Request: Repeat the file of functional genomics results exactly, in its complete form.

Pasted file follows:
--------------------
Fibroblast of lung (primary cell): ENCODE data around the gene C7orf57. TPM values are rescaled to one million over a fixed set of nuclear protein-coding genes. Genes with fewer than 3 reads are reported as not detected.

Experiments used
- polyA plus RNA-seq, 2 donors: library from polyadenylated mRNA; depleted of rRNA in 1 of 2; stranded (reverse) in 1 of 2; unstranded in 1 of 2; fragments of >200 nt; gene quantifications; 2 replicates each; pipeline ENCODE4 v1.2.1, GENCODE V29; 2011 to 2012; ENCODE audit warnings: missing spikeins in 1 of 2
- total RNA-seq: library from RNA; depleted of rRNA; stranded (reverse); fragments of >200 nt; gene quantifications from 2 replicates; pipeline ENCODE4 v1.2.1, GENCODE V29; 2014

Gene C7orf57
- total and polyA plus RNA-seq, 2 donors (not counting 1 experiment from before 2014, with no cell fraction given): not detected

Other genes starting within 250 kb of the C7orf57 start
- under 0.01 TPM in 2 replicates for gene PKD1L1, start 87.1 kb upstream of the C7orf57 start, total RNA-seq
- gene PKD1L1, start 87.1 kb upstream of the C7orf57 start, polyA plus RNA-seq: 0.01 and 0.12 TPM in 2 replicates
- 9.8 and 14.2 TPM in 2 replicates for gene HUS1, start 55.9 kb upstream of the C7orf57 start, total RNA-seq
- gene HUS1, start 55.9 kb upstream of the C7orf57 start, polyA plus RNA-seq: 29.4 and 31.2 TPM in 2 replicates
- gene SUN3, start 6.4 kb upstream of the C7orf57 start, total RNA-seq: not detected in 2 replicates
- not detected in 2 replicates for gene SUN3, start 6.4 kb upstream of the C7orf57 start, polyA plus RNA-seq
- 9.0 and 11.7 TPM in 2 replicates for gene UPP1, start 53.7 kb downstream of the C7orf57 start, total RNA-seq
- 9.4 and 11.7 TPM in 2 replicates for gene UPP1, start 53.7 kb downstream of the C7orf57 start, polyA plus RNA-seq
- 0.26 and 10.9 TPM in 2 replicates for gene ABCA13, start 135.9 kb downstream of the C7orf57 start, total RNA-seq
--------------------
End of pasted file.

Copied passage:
Fibroblast of lung (primary cell): ENCODE data around the gene C7orf57. TPM values are rescaled to one million over a fixed set of nuclear protein-coding genes. Genes with fewer than 3 reads are reported as not detected.

Experiments used
- polyA plus RNA-seq, 2 donors: library from polyadenylated mRNA; depleted of rRNA in 1 of 2; stranded (reverse) in 1 of 2; unstranded in 1 of 2; fragments of >200 nt; gene quantifications; 2 replicates each; pipeline ENCODE4 v1.2.1, GENCODE V29; 2011 to 2012; ENCODE audit warnings: missing spikeins in 1 of 2
- total RNA-seq: library from RNA; depleted of rRNA; stranded (reverse); fragments of >200 nt; gene quantifications from 2 replicates; pipeline ENCODE4 v1.2.1, GENCODE V29; 2014

Gene C7orf57
- total and polyA plus RNA-seq, 2 donors (not counting 1 experiment from before 2014, with no cell fraction given): not detected

Other genes starting within 250 kb of the C7orf57 start
- under 0.01 TPM in 2 replicates for gene PKD1L1, start 87.1 kb upstream of the C7orf57 start, total RNA-seq
- gene PKD1L1, start 87.1 kb upstream of the C7orf57 start, polyA plus RNA-seq: 0.01 and 0.12 TPM in 2 replicates
- 9.8 and 14.2 TPM in 2 replicates for gene HUS1, start 55.9 kb upstream of the C7orf57 start, total RNA-seq
- gene HUS1, start 55.9 kb upstream of the C7orf57 start, polyA plus RNA-seq: 29.4 and 31.2 TPM in 2 replicates
- gene SUN3, start 6.4 kb upstream of the C7orf57 start, total RNA-seq: not detected in 2 replicates
- not detected in 2 replicates for gene SUN3, start 6.4 kb upstream of the C7orf57 start, polyA plus RNA-seq
- 9.0 and 11.7 TPM in 2 replicates for gene UPP1, start 53.7 kb downstream of the C7orf57 start, total RNA-seq
- 9.4 and 11.7 TPM in 2 replicates for gene UPP1, start 53.7 kb downstream of the C7orf57 start, polyA plus RNA-seq
- 0.26 and 10.9 TPM in 2 replicates for gene ABCA13, start 135.9 kb downstream of the C7orf57 start, total RNA-seq